<<Born in 1899 and better known by his nickname Masi he gave up his job as an accountant started with a 100 Shilling projector, a bed sheet for a screen and an open rooftop where he charged one shilling all round for the movies>> 

What Roxy Thavar states as 'one shilling all round' was in reality 'twentyfive cents all round' in the open space at Darajani. That was in the 1940s. Baqirbhai Alloo will vouch for it. There were no theatres in Zanzibar then and the audience made to sit on the benches and floor. The show was run by the late Abdul Masi with his projector and a bed sheet screen. 'One shilling all round' shows came much later in the late 1950s and 1960s, and popularized by the ladies for their afternoon 'ladies show'. She rightly puts it that the ladies wept and flashed their hankies. As children we accompanied them to these shows. 

The other enterprising family into the cinema business was the Talati brothers (Parsees) and along with the Masis jointly owned a number of theatres in Zanzibar and Daressalaam. 

The very first film that I saw was Diyare Habib' (Muslim mythology) at Majestic cinema. Majestic was gutted in one of the worst fires in Zanzibar stone town's history. Baqirbhai Alloo resided right there. I vividly recall that day as on our way to Mnazimoja we ended up there collecting those scrappy film reels. The 'Majestic' building that stands today was rebuilt. 

My first film at Empire cinema was Mehboob Khan's magnum opus 'Mother India' and at Sultana the Raj Kapoor-Nargis starrer 'Chori Chori'. At Sultana it was the Sunday 'morning show' and Roxy's father Moh'd Masi letting us in free. To date my all time favourite song remains Chori Chori's  'yeh raat bhigi bhigi...'(Lata-Mannadey). Those were the days when 'ye raat bhigi bhigi' had become such a hit that its record was most sought after and played again and again during weddings. Bhadra, remember those Saturday afternoons when the Zanzibar lanes and gullies lilted with 'aapki farmaish' programme presented by Zarina Patel and Malik Sheikh?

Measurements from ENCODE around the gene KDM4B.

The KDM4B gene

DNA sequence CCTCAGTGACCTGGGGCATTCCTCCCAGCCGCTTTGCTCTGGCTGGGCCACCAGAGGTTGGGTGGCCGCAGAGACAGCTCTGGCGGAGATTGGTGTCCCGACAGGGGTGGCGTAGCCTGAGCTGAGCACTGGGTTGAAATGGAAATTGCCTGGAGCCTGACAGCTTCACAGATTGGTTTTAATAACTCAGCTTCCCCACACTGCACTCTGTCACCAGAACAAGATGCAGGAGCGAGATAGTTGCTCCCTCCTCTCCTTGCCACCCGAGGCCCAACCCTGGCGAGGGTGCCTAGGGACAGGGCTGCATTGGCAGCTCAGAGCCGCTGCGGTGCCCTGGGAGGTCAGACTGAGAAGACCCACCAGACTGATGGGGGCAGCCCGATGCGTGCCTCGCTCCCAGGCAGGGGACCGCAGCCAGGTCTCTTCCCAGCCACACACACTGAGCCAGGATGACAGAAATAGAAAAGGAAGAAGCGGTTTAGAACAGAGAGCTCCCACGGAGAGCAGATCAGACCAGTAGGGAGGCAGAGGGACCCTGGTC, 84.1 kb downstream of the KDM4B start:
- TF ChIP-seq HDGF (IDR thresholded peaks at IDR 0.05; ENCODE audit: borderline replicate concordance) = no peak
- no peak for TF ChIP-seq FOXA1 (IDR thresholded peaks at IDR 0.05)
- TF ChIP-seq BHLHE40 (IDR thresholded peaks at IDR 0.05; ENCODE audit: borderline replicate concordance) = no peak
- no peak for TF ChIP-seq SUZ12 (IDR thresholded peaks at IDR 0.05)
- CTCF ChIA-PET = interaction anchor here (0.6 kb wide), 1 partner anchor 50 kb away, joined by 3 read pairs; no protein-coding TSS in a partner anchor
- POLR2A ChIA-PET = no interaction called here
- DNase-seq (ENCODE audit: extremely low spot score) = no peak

I don't think the Indian films were banned in Zanzibar after the revolution but the tempo had definitely slowed down. There did come some Chinese and German films but they didn't go well with the audience. Also the 'Junglee' song 'ayaya karume kiya sukusuku...' was not banned as such but 'Sauti Ya Unguja' in awe of the President exercised caution. 

It is said that when Mehboob Khan's 'Aan' (first Indian colour film starring Dilip-Nimmi-Nadira) was being released in Daressalaam at Odeon (now DTV) in the early 1950s the theatre was decorated with coloured lights and flags. Also a procession, led by an announcer riding on a horse with loudspeaker in one hand and the 'Aan' banner in another, was taken through the streets of Daressalaam. 

The Drive In theatre also evokes fond memories. All the roads led to Drive In on Wednesdays when it held Indian film shows charging per vehicle rather than person. The vehicles included pick ups and vans packed with cine goers and there at the Drive In it was gala affair. Alas Daressalaam today is devoid of any cinema house.

Click here to view and hear collection of Classic Indian Film Songs at Dewani site 




Last updated November 2007 Copyright Abdulrazak Fazal 2007 - All Rights Reserved